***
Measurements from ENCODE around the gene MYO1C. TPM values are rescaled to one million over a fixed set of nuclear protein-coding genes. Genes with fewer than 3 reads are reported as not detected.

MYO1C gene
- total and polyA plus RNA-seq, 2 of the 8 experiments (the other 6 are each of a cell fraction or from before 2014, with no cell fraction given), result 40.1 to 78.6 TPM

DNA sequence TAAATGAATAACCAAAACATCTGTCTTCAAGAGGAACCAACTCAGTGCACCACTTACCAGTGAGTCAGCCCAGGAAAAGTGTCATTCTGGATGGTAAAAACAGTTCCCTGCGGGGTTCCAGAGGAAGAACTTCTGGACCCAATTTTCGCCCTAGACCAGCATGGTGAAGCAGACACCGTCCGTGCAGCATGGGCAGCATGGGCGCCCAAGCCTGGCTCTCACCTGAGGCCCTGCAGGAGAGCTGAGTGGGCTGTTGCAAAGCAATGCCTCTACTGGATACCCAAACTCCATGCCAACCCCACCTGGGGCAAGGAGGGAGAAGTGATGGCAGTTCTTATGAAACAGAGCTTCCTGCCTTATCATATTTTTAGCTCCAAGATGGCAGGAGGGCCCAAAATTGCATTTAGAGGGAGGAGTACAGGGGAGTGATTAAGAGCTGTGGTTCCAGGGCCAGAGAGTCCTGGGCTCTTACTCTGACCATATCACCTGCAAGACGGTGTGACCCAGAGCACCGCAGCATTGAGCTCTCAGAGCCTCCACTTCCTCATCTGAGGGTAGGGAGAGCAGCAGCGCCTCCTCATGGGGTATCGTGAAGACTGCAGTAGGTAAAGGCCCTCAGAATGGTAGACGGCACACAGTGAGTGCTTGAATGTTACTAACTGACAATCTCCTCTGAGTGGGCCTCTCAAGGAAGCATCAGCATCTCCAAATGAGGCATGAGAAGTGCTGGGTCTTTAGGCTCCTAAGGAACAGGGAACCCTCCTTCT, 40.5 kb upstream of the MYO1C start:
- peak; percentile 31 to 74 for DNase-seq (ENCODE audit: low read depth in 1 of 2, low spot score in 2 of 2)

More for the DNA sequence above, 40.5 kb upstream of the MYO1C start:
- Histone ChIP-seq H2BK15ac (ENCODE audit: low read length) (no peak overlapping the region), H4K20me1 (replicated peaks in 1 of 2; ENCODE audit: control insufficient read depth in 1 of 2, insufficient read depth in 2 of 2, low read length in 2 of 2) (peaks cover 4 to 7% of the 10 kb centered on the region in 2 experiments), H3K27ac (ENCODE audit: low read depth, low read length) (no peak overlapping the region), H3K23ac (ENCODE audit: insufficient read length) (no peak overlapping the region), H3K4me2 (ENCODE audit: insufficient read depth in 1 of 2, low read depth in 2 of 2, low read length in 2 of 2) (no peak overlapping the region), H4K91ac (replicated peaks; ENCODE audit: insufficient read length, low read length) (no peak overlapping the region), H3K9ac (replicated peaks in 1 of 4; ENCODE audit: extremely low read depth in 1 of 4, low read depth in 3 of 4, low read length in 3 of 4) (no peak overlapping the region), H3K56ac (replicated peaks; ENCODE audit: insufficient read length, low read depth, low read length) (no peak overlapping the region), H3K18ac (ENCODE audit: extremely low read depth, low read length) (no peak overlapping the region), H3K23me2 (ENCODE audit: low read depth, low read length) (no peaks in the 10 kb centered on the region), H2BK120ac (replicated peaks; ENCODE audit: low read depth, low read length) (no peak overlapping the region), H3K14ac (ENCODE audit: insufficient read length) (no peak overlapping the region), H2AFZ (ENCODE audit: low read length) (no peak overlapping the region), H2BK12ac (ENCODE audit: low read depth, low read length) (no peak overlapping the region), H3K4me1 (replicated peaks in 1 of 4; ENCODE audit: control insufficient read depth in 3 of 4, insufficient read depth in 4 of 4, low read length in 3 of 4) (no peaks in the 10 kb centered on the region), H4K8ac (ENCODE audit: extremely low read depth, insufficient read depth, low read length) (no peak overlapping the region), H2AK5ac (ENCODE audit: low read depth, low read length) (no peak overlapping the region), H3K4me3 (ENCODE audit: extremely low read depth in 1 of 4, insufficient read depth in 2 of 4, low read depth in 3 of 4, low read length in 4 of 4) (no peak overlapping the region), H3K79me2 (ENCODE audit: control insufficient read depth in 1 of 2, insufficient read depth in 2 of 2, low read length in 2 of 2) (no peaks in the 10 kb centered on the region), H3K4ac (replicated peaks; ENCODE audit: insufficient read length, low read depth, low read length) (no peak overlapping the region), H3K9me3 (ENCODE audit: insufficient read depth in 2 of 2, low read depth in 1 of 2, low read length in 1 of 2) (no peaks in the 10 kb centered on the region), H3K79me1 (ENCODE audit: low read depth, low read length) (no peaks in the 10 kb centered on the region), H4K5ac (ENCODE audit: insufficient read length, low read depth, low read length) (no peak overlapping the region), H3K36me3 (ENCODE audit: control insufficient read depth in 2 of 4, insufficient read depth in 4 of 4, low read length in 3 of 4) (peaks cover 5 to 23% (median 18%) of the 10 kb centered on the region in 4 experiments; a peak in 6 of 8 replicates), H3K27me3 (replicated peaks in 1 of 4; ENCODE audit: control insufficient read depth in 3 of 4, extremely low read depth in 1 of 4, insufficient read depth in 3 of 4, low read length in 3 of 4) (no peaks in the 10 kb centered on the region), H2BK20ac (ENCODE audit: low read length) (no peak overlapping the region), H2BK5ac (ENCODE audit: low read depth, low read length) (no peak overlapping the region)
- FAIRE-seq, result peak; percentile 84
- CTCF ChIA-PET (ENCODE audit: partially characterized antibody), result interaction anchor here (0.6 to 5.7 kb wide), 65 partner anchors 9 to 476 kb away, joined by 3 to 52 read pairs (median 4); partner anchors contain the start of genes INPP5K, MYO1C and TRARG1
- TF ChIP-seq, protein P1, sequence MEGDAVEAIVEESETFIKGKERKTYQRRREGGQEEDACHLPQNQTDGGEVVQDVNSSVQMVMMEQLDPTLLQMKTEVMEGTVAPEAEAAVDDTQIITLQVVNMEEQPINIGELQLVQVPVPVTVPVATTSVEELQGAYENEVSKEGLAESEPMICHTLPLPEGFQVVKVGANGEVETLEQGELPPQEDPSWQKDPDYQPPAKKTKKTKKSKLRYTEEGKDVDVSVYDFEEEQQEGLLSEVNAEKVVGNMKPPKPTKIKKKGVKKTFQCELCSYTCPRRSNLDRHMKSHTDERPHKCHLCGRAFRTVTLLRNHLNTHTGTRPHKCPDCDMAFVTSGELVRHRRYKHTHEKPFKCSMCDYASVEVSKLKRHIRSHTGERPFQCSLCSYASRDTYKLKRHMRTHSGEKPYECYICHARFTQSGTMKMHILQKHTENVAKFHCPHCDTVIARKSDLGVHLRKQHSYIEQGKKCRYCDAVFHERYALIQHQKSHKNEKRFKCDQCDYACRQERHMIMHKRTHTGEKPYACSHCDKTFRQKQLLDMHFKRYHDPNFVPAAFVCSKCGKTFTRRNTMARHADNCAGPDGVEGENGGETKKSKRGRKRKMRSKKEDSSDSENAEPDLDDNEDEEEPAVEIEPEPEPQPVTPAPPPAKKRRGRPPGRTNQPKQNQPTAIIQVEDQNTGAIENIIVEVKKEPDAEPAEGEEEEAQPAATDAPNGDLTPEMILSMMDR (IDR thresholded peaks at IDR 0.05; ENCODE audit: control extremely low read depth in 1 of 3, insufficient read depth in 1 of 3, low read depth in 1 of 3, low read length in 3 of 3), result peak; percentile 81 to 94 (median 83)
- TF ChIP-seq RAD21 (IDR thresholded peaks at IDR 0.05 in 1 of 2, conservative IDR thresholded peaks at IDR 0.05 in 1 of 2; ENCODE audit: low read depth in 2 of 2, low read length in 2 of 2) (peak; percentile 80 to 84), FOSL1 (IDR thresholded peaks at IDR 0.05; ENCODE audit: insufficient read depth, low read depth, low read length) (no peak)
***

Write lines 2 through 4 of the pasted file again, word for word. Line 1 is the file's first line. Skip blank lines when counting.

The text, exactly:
MYO1C gene
- total and polyA plus RNA-seq, 2 of the 8 experiments (the other 6 are each of a cell fraction or from before 2014, with no cell fraction given), result 40.1 to 78.6 TPM

DNA sequence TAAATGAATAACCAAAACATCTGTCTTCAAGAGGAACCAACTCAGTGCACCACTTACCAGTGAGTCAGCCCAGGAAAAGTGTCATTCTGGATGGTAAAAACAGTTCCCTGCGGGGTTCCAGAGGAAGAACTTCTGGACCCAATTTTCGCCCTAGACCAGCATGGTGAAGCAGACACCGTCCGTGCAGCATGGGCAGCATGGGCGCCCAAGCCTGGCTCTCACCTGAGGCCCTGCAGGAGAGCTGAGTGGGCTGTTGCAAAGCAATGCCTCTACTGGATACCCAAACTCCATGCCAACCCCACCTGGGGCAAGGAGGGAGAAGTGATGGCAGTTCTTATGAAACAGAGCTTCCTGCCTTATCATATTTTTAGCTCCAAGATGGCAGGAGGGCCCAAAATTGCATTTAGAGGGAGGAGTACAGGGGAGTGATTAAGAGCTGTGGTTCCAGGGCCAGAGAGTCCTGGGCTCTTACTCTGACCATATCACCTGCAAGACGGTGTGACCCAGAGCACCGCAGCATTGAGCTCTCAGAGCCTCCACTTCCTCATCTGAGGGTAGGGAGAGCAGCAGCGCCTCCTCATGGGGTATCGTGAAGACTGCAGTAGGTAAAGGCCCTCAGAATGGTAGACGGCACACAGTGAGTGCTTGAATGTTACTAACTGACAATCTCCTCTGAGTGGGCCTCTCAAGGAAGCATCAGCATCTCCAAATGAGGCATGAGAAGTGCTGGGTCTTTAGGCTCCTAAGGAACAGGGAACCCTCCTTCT, 40.5 kb upstream of the MYO1C start: